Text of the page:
🔥 Fyre Fraud: Hulu’s interview with Billy McFarland came at a cost to the production, both in dollars and to its credibility, when it emerged that McFarland was paid for his eight-hour interview and access to behind-the-scenes footage. Chris Smith, the rival documentary’s director, told the Ringer that McFarland demanded $125,000 for an interview, saying Hulu was paying him $250,000 (Netflix declined). Fyre Fraud director Jenner Furst acknowledged that a payment was made to McFarland, but said that number was inflated. Still, the interviewer did press McFarland on some tough questions, and the final film directly called out some false claims he made.

🎉 Fyre: Hulu dropped its documentary just days before the heavily-hyped Netflix documentary was scheduled for release, and the epilogue of Fyre Fraud cast some A+ shade on The Greatest Party, pointing out that it would be co-produced by Jerry Media, the same social media company that promoted Fyre Fest. Fyre did not acknowledge in the film that some of the major players involved in this fiasco were co-producers.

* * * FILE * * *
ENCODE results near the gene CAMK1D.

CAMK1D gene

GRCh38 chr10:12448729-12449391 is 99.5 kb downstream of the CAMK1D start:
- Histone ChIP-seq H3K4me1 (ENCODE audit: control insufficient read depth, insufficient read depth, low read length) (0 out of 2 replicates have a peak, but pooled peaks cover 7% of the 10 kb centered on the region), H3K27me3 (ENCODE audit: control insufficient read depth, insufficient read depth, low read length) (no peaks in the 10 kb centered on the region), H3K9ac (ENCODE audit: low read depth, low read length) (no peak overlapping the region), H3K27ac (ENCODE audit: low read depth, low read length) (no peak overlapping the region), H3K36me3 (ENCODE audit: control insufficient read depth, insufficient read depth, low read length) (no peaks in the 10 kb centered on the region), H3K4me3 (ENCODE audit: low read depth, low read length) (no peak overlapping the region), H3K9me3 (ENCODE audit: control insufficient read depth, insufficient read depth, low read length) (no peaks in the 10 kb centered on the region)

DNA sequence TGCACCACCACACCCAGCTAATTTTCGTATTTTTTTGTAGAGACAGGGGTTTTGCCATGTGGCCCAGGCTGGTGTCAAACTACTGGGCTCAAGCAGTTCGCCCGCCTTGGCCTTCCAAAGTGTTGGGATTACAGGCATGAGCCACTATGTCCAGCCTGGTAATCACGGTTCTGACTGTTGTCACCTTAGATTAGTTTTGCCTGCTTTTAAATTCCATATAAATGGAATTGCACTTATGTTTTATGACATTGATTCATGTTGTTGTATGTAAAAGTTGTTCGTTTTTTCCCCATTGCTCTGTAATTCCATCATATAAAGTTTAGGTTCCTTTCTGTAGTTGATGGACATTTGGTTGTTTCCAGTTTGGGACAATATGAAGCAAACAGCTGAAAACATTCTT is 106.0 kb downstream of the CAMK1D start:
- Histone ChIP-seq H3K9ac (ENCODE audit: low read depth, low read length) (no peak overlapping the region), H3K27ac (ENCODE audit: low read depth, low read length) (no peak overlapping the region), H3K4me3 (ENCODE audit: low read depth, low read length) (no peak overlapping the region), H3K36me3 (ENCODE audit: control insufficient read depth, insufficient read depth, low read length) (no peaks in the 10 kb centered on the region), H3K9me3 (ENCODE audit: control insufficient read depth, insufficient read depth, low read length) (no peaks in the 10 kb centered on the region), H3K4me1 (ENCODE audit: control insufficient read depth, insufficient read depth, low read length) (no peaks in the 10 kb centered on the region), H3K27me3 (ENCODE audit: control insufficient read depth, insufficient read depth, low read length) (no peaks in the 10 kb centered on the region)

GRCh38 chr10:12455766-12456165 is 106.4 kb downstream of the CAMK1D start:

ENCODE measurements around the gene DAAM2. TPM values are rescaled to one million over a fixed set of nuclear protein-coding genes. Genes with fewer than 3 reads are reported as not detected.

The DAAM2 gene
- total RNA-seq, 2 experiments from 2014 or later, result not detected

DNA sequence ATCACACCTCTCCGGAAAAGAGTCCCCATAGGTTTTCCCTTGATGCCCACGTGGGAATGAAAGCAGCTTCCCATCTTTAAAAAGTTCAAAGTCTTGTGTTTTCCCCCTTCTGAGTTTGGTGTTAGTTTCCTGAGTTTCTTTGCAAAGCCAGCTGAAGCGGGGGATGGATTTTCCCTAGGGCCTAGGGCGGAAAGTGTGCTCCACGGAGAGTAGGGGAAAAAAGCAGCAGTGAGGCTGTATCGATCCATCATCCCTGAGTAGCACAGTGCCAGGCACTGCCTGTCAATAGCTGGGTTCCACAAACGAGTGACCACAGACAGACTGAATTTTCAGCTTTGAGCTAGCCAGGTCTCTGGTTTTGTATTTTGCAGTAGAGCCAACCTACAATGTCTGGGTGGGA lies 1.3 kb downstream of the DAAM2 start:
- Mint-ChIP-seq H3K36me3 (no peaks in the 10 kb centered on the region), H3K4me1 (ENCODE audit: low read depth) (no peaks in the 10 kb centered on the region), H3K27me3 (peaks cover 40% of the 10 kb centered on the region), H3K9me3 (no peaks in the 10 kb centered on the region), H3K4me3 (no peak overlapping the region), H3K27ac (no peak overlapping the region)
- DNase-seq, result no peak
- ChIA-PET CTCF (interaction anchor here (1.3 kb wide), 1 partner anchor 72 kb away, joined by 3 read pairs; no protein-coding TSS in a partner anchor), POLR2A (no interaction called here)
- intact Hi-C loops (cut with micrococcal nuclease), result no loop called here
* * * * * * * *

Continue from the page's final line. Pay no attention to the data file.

Winner: None. These were both really bad choices.

🗺️ The local devastation

🔥 Fyre Fraud: The Hulu documentary is less a blow-by-blow account of the logistics of the festival falling apart, and it therefore spends less time with the Bahamian laborers, fixers, and business owners who were left unpaid or underpaid after months of work and expenditures.

🎉 Fyre: One of the most memorable stories in this film was that of Maryann Rolle, owner of Exuma Point Bar and Grille, who said she paid $50,000 to cover her employees’ salaries, draining her savings. Rolle set up a GoFundMe, and within two weeks of the release of the documentary, it had received almost $200,000.